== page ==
This paper presents data on measured mercury and methylmercury concentrations in 77 tissue samples (muscle and blubber) collected from dolphins that had been caught for food by whalers in St. Vincent. We found high concentrations of these contaminants and advised caution in consumption of these food products.


The Liminal Coastline in the Life of a Whale: Transition, Identity, and Food-Production in the Eastern Caribbean

Geoforum, 2014

This paper examines ways in which a coastline, specifically the swash zone on a particular Caribbean beach, serves to inform our understanding of liminal spaces. At the precise place where the landscape transitions from sea to land with each wave’s ebb and flow, artisanal whalers from the island of St. Vincent unload their day’s catch and begin the process of turning animals into food products. The shoreline can be seen as a space to which the marine mammals are brought for the purpose of a multifaceted transition, in which their identities, physical forms, and even status as living organisms are changed. By examining the specific transitions that occur in this space, and by questioning why these transitions do not occur elsewhere, this paper sheds light on concepts of land and sea, life and death, and the gendering of space—all of which undergo a defined transition at the water’s edge on this particular coastline.


“The Good Garbage”: Waste to Water in the Small Island Environment of St. Barthélemy

Focus on Geography, 2014

This paper describes the waste-to-energy-powered seawater desalination plant on the Caribbean island of St. Barth and considers issues of sustainability unique to small islands that are economically wealthy but resource-poor.


Whaling Futures: A Survey of Faroese and Vincentian Youth on the Topic of Artisanal Whaling

Society and Natural Resources, 2013

This paper reports the results of a survey conducted among more than 400 youths (average age 18) in the Faroe Islands and St. Vincent & the Grenadines on the topic of whaling. Contrary to prevailing predictions found both in the popular media and in formal environmental policy, whaling and the food products derived from whaling remain popular among Faroese and Vincentian youth. If whaling were to come to an end, this would likely occur due to factors other than lack of interest among the youth.


Coastal Geomorphology and Culture in the Spatiality of Whaling in the Faroe Islands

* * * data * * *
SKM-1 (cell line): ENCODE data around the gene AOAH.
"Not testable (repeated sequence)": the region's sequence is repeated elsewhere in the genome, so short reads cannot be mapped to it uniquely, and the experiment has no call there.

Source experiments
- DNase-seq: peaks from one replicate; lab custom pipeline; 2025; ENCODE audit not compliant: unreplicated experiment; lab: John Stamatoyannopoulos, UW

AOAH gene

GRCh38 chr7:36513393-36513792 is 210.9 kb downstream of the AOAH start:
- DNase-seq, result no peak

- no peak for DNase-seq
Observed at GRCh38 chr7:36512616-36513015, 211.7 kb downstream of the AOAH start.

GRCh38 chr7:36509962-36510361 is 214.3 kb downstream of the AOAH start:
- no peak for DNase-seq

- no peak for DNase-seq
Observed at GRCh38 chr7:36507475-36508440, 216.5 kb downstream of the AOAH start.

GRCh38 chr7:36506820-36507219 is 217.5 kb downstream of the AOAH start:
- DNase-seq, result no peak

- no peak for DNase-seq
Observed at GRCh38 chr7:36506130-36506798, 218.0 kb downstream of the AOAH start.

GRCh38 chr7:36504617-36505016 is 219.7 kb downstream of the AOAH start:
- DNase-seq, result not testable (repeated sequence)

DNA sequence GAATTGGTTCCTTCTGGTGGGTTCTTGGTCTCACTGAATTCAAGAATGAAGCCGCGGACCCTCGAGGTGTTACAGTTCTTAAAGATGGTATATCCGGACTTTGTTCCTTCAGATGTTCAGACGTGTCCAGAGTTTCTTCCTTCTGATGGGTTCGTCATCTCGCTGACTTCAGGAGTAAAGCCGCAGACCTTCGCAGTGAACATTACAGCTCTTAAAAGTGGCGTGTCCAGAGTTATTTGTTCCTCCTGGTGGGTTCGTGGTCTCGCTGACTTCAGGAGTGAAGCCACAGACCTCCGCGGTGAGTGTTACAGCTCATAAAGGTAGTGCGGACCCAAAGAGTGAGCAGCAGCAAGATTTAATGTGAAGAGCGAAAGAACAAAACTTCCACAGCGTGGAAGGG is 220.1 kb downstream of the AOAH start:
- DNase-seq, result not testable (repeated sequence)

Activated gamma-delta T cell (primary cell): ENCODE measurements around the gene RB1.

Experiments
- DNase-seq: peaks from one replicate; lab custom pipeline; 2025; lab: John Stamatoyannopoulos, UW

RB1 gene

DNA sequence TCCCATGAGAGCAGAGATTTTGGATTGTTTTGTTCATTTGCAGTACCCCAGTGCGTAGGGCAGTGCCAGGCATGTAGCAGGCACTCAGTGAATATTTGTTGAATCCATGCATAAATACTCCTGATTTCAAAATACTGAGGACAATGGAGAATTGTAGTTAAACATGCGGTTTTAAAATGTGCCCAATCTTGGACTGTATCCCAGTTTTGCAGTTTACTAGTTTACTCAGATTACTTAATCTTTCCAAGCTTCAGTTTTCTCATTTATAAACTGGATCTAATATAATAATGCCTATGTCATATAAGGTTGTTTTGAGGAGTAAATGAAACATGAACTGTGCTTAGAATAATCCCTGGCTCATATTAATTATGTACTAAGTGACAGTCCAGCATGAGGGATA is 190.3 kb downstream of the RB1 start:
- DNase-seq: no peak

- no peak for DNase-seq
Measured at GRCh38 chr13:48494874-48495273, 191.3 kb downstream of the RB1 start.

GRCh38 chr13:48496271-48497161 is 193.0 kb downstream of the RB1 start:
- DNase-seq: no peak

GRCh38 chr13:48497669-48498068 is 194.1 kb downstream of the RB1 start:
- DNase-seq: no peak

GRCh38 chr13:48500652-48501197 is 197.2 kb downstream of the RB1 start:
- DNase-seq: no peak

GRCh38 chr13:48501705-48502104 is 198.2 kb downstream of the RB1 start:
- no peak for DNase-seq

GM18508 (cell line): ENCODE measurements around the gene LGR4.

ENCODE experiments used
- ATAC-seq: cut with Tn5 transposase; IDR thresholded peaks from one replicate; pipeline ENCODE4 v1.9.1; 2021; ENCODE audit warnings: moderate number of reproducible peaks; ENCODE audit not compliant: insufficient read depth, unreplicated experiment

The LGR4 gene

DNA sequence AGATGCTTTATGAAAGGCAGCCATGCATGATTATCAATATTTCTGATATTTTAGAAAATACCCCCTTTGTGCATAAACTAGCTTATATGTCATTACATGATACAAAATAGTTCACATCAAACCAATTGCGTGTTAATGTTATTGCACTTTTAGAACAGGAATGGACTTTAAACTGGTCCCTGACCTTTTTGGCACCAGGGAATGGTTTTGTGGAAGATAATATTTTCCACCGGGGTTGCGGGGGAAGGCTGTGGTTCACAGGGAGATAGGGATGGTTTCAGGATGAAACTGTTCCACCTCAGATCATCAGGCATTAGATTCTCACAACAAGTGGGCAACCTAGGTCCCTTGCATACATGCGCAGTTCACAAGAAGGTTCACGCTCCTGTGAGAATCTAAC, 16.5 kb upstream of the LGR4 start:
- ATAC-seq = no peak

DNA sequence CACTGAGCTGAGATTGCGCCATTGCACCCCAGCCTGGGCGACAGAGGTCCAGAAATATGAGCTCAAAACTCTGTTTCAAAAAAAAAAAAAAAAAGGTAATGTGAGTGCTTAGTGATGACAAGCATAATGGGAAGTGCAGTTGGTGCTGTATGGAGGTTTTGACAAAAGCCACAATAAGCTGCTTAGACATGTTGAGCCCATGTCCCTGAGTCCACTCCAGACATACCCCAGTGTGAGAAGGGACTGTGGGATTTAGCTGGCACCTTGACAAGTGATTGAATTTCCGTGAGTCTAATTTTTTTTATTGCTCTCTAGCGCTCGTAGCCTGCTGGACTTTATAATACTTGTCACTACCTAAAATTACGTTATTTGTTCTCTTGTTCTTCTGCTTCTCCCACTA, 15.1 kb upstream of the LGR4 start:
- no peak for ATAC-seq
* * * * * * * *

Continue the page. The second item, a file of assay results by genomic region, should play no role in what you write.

Area, 2013

Using methods of physical geography, including coastal topographic surveys, this study sought to test the assertion that beaches designated for whaling in the Faroe Islands share similar morphological features. My findings indicate so such shared geography, except for the possible influence of a particular offshore feature known in Faroese as a marbakki, which can disqualify a beach from being used for whaling. Instead of the suitability of a beach for whaling being determined solely by its physical geography, I propose that a beach's human geography likely plays an important, and possibly larger, role. 


Queen of the Caribbees: Farming and Fishing Foci on the Island of Nevis

Focus on Geography, 2012
(with Kent Mathewson)

This paper summarizes a summer's research into the food-production systems on the Caribbean island of Nevis (part of St. Kitts & Nevis). During the fieldwork, we mapped every farm on the island (or very nearly so!) and investigated the myriad ways Nevisians produce food from both land and sea. We also discuss challenges to food production including environmental degradation and acts of praedial larceny committed by the invasive green vervet monkey (Chlorocebus sabaeus).


Environmental Change as a Threat to the Pilot Whale Hunt in the Faroe Islands

Polar Research, 2010

This paper presents evidence that environmental contamination is the main threat to the continuation of whaling for food in the Faroe Islands. This assertion is in contrast to prevailing claims that unsustainable levels of whaling or the direct actions of anti-whaling environmental organizations were more likely to bring about the end of Faroese whaling.


The Whale Drivers of Newfoundland

Focus on Geography, 2007

This paper presents information and stories gleaned from interviews with elderly members of several small communities in Newfoundland where, until 1972, a drive-style whaling operation similar to the Faroese grindadráp occurred. 


A Comparison of Pilot Whale Drives in Newfoundland and the Faroe Islands

The Scottish Geographical Journal, 2007

In this, my first peer-reviewed publication, I compare two North Atlantic drive-style whaling operations: the ongoing grindadráp in the Faroe Islands and a similar, but ceased, whaling operation in Newfoundland. I found that the main differences between the two operations were the purpose and the economics. Whaling is conducted primarily for food in the Faroe Islands but was mainly for oil in Newfoundland; food products in the Faroes are distributed mainly for free and oil, of course, is a cash commodity. These differences led to vastly different catch numbers, and have kept Faroese whaling sustainable.